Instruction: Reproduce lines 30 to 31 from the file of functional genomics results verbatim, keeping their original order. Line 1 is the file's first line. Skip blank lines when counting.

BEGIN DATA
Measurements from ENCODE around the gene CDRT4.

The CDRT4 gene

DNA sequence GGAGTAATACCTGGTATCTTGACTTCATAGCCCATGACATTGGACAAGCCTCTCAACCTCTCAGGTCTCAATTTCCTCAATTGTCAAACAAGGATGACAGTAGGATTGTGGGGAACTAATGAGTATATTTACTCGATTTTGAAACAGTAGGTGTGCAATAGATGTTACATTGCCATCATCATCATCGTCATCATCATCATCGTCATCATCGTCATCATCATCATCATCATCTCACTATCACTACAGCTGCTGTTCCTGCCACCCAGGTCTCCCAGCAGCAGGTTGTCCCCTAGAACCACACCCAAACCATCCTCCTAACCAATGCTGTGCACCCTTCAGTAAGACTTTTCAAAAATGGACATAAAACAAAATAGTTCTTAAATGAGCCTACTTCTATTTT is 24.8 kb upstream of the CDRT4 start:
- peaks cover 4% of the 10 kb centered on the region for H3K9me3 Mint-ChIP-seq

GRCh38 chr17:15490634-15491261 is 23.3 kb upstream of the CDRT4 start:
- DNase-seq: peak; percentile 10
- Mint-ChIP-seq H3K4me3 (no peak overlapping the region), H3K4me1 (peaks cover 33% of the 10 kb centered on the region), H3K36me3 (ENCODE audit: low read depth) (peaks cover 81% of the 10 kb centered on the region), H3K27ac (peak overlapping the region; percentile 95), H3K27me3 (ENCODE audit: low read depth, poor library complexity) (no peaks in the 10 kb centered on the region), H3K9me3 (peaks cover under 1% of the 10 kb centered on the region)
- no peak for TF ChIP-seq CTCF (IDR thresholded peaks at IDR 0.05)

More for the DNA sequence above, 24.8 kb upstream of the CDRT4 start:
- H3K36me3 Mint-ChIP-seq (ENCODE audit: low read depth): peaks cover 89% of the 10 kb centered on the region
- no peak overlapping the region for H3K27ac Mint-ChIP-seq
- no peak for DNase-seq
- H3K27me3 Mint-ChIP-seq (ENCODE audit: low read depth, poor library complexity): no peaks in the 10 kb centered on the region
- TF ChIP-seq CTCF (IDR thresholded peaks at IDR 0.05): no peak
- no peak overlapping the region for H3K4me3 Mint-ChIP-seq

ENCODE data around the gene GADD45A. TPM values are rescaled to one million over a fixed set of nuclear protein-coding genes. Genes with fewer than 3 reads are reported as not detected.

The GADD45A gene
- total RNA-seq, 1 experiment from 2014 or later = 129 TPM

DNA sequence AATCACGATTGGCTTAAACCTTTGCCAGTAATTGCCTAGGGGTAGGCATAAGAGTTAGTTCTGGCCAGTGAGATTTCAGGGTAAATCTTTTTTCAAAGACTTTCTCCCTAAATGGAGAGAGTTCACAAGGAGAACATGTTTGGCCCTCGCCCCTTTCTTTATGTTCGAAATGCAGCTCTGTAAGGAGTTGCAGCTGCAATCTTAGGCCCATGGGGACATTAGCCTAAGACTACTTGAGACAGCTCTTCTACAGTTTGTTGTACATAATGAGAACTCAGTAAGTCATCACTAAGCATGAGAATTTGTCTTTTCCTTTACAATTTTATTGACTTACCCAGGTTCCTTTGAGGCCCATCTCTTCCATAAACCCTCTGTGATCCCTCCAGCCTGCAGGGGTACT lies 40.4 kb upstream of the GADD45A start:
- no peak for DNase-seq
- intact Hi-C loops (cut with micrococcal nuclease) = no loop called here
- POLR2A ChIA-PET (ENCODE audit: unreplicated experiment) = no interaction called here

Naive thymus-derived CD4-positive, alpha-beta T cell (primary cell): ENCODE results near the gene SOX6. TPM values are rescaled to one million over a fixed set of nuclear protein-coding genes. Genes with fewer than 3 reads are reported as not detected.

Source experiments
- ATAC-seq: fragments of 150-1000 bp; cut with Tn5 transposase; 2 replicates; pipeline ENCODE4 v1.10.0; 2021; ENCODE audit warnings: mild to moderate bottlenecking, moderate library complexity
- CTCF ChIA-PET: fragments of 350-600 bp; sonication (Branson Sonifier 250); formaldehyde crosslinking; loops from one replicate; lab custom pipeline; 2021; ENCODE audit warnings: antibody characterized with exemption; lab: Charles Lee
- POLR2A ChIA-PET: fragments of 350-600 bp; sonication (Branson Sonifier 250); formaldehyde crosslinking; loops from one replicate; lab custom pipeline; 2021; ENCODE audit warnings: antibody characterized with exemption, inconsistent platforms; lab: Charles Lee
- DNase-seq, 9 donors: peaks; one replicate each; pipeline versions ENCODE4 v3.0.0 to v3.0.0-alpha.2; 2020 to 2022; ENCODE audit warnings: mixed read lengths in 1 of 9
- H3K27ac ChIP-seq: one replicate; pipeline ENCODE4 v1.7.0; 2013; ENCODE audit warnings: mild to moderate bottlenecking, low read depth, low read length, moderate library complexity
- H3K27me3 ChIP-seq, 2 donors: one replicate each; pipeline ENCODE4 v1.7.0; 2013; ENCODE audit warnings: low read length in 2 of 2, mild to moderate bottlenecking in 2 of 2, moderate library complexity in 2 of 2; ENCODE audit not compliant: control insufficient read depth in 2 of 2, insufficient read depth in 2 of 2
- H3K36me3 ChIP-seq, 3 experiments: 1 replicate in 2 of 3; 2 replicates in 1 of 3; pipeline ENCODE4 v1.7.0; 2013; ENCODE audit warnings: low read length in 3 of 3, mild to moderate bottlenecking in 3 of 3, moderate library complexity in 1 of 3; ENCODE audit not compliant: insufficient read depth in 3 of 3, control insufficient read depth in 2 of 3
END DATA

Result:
- H3K27me3 ChIP-seq, 2 donors: one replicate each; pipeline ENCODE4 v1.7.0; 2013; ENCODE audit warnings: low read length in 2 of 2, mild to moderate bottlenecking in 2 of 2, moderate library complexity in 2 of 2; ENCODE audit not compliant: control insufficient read depth in 2 of 2, insufficient read depth in 2 of 2
- H3K36me3 ChIP-seq, 3 experiments: 1 replicate in 2 of 3; 2 replicates in 1 of 3; pipeline ENCODE4 v1.7.0; 2013; ENCODE audit warnings: low read length in 3 of 3, mild to moderate bottlenecking in 3 of 3, moderate library complexity in 1 of 3; ENCODE audit not compliant: insufficient read depth in 3 of 3, control insufficient read depth in 2 of 3